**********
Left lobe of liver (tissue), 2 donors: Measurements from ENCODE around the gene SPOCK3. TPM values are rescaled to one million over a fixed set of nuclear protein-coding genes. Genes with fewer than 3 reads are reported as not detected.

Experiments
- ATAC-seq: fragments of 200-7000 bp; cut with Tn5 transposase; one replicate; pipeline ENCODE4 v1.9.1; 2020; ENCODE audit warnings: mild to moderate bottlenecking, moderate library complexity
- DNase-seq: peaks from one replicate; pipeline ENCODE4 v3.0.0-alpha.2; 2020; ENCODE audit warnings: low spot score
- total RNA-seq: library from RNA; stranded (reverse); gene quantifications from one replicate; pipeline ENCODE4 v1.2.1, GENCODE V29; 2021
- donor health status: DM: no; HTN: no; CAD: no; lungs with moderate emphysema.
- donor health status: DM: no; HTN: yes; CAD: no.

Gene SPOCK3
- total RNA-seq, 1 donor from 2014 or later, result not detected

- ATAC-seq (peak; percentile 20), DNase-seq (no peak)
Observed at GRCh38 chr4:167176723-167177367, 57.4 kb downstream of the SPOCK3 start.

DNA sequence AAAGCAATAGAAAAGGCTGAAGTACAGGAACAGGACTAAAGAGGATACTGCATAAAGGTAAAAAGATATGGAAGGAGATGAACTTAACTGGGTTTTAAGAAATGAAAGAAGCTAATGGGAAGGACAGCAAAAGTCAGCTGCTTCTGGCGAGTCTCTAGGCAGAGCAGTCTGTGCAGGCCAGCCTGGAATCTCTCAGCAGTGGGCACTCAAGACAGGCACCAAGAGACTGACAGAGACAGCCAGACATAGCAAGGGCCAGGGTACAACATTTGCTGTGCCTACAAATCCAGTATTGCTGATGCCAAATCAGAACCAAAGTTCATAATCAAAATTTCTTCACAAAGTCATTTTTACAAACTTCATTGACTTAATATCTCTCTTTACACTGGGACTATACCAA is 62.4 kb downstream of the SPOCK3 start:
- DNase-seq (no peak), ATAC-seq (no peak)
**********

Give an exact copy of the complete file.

Left lobe of liver (tissue), 2 donors: Measurements from ENCODE around the gene SPOCK3. TPM values are rescaled to one million over a fixed set of nuclear protein-coding genes. Genes with fewer than 3 reads are reported as not detected.

Experiments
- ATAC-seq: fragments of 200-7000 bp; cut with Tn5 transposase; one replicate; pipeline ENCODE4 v1.9.1; 2020; ENCODE audit warnings: mild to moderate bottlenecking, moderate library complexity
- DNase-seq: peaks from one replicate; pipeline ENCODE4 v3.0.0-alpha.2; 2020; ENCODE audit warnings: low spot score
- total RNA-seq: library from RNA; stranded (reverse); gene quantifications from one replicate; pipeline ENCODE4 v1.2.1, GENCODE V29; 2021
- donor health status: DM: no; HTN: no; CAD: no; lungs with moderate emphysema.
- donor health status: DM: no; HTN: yes; CAD: no.

Gene SPOCK3
- total RNA-seq, 1 donor from 2014 or later, result not detected

- ATAC-seq (peak; percentile 20), DNase-seq (no peak)
Observed at GRCh38 chr4:167176723-167177367, 57.4 kb downstream of the SPOCK3 start.

DNA sequence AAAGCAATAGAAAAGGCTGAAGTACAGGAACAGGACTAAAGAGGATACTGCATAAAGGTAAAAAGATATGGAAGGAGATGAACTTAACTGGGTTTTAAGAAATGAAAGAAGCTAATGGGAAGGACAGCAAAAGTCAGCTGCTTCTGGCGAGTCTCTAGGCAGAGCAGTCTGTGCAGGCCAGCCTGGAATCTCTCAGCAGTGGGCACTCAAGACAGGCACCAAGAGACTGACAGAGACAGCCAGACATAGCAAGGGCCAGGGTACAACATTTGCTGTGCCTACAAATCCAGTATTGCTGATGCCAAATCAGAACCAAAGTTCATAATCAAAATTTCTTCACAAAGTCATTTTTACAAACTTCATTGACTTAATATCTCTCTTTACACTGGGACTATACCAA is 62.4 kb downstream of the SPOCK3 start:
- DNase-seq (no peak), ATAC-seq (no peak)